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Q: Why all the fuss about bears in every issue of the magazine? You make it sound like there are constant bear attacks. How many bear attacks are there annually in the USA, and how are they distributed across the regions?—Larry Conley, via email
A: Face it, Larry: People love me. They always have, and they always will—in a recent homepage poll, 40 percent of respondents said they most want to see me in the wild (wolves came in second with 34 percent, and cougars came in third with 26 percent. Losers.). Big ups to Teddy Roosevelt, who helped enshrine me in plush, and your kids will love me forever for it.
This is of course when they’re not terrified of me (I also top the list of outdoor phobias). Both of these are pretty compelling reasons to ensure I get covered a whole lot. But believe it or not, our editors can show restraint, as when they elected not to use a particularly terrifying shot of me for our phobias issue. (There’s not enough peanut butter in the world to make me forgive those fools for that).
It’s pretty hard to compile bear attacks statistics on the whole, and my buddies usually don’t like to brag about it, so let’s take a look at fatal bear attacks, which are better covered because they almost always make the news and can be tracked by experts like Stephen Herrero and Tom Smith.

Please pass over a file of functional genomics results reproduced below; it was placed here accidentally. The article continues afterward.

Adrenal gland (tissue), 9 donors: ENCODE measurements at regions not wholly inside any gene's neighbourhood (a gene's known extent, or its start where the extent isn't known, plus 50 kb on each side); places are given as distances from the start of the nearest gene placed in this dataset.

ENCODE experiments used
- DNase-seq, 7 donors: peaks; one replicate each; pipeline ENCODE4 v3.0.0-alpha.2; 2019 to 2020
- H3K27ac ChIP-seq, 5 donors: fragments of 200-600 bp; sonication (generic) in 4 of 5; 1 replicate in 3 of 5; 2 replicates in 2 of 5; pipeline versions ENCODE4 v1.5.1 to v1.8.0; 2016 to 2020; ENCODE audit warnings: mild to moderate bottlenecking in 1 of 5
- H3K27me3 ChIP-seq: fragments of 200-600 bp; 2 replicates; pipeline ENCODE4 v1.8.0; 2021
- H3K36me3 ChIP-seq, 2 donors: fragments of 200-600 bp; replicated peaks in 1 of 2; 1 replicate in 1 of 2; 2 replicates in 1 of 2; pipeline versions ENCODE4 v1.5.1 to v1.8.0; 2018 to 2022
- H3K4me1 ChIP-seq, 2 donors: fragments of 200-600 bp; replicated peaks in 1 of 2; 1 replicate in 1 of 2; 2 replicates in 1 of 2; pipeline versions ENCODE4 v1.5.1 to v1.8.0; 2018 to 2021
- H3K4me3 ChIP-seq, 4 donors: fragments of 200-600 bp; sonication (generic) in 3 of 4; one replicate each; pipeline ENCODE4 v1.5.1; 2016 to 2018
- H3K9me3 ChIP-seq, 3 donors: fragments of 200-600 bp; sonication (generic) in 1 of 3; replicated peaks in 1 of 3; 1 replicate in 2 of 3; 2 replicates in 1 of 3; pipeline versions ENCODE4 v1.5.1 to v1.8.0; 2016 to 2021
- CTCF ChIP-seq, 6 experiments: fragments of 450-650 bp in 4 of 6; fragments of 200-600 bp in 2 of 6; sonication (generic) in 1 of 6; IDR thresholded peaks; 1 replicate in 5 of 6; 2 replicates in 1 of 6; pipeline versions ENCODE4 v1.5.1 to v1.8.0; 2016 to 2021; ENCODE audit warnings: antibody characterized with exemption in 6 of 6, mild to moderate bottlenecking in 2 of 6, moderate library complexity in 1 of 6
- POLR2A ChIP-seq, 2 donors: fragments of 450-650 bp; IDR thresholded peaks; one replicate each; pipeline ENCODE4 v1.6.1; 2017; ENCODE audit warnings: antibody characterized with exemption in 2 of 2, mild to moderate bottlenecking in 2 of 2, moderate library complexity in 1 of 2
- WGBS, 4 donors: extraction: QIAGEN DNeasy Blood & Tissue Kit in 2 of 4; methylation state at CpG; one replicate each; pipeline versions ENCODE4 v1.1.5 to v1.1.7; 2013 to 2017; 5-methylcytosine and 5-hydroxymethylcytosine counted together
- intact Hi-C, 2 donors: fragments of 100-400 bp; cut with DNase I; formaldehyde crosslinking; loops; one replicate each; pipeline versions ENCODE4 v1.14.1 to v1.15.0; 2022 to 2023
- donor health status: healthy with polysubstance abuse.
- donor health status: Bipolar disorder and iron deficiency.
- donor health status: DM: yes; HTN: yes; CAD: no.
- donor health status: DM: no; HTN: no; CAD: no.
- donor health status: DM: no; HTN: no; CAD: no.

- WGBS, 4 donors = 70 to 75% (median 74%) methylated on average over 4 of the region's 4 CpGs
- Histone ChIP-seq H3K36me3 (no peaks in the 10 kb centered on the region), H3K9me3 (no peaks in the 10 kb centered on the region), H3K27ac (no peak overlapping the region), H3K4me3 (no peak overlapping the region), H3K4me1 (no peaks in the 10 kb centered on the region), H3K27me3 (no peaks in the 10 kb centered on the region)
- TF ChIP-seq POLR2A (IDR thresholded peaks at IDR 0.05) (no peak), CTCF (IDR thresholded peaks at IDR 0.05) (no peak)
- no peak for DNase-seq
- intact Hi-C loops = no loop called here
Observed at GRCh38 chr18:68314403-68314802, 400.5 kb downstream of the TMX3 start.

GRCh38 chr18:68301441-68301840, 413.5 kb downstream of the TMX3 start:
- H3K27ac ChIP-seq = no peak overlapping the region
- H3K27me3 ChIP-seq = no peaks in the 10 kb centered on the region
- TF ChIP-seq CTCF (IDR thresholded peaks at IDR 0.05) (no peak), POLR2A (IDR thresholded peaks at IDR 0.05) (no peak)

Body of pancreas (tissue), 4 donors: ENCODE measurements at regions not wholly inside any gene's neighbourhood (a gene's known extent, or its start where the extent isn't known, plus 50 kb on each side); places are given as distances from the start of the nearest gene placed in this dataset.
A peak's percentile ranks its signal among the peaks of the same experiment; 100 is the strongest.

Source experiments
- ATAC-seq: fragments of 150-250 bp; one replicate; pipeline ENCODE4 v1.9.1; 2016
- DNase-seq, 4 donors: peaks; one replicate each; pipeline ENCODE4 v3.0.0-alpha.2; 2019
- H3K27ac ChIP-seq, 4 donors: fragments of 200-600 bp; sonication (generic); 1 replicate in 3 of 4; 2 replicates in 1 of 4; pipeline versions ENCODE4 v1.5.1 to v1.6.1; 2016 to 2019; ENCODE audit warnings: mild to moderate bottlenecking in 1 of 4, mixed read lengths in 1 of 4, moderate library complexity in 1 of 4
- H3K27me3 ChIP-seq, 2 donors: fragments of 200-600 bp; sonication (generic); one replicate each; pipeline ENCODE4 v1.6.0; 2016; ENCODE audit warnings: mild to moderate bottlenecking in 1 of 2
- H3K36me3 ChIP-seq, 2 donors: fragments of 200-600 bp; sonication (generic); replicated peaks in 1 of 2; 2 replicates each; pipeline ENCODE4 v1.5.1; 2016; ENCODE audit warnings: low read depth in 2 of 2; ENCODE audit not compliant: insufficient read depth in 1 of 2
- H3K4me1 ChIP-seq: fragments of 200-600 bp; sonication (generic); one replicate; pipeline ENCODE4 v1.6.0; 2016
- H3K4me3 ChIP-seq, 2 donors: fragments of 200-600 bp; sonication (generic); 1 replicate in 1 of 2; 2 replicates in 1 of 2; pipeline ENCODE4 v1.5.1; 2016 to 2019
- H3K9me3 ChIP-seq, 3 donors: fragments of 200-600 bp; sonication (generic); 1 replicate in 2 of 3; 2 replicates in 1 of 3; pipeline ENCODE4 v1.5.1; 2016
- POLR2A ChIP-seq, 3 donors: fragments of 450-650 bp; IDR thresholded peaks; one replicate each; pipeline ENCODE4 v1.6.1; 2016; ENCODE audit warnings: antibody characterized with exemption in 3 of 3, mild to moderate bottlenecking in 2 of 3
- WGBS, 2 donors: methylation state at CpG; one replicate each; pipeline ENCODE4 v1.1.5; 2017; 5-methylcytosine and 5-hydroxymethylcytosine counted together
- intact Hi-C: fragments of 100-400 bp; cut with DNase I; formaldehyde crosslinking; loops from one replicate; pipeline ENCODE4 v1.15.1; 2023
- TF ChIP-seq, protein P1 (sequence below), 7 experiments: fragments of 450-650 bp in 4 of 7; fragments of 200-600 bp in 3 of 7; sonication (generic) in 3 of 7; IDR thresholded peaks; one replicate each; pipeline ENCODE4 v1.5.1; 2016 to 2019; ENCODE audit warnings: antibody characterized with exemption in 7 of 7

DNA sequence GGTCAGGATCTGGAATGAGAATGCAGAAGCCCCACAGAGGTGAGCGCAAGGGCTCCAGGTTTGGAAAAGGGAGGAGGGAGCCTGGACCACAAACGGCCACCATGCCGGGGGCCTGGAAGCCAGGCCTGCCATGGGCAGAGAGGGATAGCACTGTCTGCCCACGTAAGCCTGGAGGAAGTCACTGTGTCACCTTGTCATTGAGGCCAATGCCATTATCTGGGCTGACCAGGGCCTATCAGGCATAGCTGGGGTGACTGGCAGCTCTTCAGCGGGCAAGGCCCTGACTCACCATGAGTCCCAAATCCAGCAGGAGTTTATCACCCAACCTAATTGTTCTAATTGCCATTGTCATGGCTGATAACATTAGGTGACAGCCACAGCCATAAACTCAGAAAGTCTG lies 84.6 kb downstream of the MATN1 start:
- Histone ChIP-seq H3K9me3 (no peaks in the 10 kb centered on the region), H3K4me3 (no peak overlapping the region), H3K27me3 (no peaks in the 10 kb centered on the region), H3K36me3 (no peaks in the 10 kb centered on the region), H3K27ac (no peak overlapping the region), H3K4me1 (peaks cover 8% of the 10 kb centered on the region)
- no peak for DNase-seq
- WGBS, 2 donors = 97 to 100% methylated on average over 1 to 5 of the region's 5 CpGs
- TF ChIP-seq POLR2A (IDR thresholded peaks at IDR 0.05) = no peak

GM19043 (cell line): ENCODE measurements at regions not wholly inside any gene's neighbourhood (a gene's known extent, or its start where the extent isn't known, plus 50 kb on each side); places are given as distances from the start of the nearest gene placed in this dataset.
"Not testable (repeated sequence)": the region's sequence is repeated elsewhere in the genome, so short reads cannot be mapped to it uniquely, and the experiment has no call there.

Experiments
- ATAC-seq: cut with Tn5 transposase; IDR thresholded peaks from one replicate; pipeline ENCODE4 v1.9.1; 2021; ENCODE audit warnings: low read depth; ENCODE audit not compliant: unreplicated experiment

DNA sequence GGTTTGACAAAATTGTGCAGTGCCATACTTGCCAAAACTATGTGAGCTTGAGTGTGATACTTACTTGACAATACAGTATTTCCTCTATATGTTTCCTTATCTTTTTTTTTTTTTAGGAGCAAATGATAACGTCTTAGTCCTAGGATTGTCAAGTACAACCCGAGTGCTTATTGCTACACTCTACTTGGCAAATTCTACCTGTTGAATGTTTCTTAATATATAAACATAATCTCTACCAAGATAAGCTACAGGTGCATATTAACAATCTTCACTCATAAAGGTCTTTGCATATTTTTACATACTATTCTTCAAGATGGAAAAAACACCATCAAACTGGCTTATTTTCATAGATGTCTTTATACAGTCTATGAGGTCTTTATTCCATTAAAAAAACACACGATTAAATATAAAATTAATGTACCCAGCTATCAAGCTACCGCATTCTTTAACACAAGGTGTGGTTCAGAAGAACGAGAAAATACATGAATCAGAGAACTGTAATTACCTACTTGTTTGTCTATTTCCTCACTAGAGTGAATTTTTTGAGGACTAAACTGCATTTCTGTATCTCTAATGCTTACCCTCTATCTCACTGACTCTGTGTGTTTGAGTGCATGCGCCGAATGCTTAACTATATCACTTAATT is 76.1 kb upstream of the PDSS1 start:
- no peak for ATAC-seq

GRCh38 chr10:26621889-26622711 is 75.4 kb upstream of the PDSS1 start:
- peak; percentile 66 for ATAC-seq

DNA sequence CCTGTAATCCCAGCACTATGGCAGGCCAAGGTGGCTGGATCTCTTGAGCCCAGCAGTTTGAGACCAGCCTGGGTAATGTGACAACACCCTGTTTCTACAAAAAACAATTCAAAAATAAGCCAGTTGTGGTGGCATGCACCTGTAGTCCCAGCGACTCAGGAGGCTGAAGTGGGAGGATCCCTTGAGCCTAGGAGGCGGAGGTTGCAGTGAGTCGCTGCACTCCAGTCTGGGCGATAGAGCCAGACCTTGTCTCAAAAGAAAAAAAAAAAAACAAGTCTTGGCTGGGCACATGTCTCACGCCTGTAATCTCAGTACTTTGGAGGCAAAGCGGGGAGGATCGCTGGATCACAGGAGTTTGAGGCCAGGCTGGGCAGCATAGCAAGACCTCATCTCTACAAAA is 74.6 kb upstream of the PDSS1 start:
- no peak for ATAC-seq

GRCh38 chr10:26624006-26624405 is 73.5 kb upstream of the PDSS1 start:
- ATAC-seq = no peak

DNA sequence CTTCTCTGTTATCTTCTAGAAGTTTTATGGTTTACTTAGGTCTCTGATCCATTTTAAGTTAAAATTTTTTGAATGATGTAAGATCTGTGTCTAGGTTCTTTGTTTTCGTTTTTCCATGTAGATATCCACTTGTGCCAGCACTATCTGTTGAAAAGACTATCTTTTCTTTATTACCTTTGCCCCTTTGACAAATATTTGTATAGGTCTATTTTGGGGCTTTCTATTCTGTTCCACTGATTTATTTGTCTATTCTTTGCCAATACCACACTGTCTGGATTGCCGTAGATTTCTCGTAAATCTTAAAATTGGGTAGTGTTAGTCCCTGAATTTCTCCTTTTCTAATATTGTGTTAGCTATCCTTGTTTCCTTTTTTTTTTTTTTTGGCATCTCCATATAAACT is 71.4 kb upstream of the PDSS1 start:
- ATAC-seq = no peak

In the 2000s, there have been 27 fatal incidences so far in North America, resulting in 29 deaths. 15 were in Canada, three were in Alaska, two were in Tennessee, and single fatal attacks happened in New York, New Mexico, California, Pennsylvania, Colorado, Utah and Montana. 17 of those attacks were perpetrated by black bears, and 10 by grizzlies.
What can we learn from this, other than don’t go to Canada (kidding!)? In truth, you don’t have much to fear: That averages to just under 3 fatalities a year, when millions of people go into the backcountry or live near bear habitat. 26 people get killed by dogs every year, and 90 people are killed every year by lightning.
I can throw statistics at you all day about how getting killed by me is less likely than getting struck by lightning, but it wouldn’t matter. I’m an enduring myth as old as humanity itself, with deep cultural ties that probably come from when we used to compete directly in forests and caves. That’s never going to cease capturing your imagination, and it’s a good thing, too—otherwise I wouldn’t have a job.
The only thing that even comes close is a shark. Thank Ursa Major they don’t live in Yellowstone or Glacier.